3. The U.S. Supreme Court in Heller referred to “natural law” as it traced the right of armed self-defense back through Blackstone. The Supreme Court’s majority opinion quoted Blackstone’s Commentaries on the Laws of England and noted “the natural right of resistance and self-preservation” was effectuated by “the right of having and using arms for self-preservation and defense.”

    “Natural law” as a legal term was originally based on Catholic legal thought. In the twelfth century, Gratian’s Treatise of the Discordant Canons, defined natural law as follows:

    “Natural law is common to all nations because it exists everywhere through natural instinct, not because of any enactment. It includes the union of men and women, the succession and rearing of children, the identical liberty of all in the acquisition of those things, which I omit, which are taken from the earth or at sea, the return of a thing deposited or of money entrusted, and the repelling of violence by force. This, and anything similar, is never regarded as unjust but is to be natural and equitable.”

  4. Everything a previous person said about Shay’s rebellion is correct. It could also be argued, as the previous person in this thread did, that “personal gun ownership was simply taken for granted as not even an issue as English Common Law recognized this and at the time there had been no laws seeking to limit this.” However, it was clearly stated.

    As the Heller case noted, in the 1689 English Declaration of Right stated, “The subjects which are Protestants may have arms for their defense suitable to their conditions and as allowed by law.”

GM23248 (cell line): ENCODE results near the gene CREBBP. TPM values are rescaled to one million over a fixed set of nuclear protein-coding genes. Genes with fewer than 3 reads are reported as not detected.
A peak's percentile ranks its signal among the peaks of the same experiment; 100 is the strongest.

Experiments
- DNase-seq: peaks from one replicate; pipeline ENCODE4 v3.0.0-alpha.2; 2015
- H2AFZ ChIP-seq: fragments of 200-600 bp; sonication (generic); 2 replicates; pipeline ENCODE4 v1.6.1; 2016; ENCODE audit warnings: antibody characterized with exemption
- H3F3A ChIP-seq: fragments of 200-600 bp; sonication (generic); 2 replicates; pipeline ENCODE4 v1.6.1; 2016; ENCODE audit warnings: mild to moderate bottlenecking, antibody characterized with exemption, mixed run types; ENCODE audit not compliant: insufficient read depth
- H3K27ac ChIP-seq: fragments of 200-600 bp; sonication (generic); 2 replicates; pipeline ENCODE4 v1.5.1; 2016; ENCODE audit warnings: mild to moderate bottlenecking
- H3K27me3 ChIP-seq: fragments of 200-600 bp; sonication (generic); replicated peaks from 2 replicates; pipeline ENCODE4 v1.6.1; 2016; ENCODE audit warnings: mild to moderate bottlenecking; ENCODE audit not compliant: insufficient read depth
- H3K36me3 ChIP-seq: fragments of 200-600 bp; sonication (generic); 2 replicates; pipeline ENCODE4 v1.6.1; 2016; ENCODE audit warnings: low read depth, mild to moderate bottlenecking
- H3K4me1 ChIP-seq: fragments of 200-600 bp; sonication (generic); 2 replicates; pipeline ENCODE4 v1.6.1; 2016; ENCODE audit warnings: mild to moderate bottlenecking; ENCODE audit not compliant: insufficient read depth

I cannot determine whether this same person is also using The Federalist Papers as a source of authority. If he is, then that belief is misplaced because The Federalist Papers were a debate on the Constitution before it included the Bill of Rights.

  5. John, I am not using just federalist papers. Yes, this was before the Bill of Rights, but the arguments shed light on what was concerning enough to some that the Bill of Rights was necessary. I would also point out that there is record of amendments made and such which are further revealing.

    One other thing I would point to. Madison’s first draft of the amendment was thus:

    “A well regulated militia, composed of the body of the people, being the best security of a free state, the right of the people to keep and bear arms shall not be infringed; but no person religiously scrupulous shall be compelled to bear arms.”

    This gives further weight to the claim that this amendment was largely about militias.

  6. Todd,

    You are quite right that James Madison placed a conscientious-objector clause in his original draft of the Second Amendment. Justice Stevens, in his dissenting opinion in the Heller case, shares your view of its importance.

    In contrast and on this point, Justice Scalia noted, “It is always perilous to derive the meaning of an adopted provision from another provision deleted in the drafting process.” He believes the deleted provision was designed to keep Quakers from being compelled to carry weapons in support of military service.

    The Second Amendment does not claim to grant any new rights. Instead, it states that a right that already exists, “shall not be infringed.” Justice Stevens acknowledges this but believes the right being discussed in the Second Amendment is only a collective right to serve in a militia.

  7. John,
    The problem with Scalia’s argument is that, while we he says has some truth, the issue is not that any single piece of evidence “proves” the meaning, but rather that taken with everything else it is does support the idea that the 2nd was just dealing with militias.

  8. Gayle Rightwoman says

    Thank you Judge Williams for such thought provoking analysis.

Leave a Reply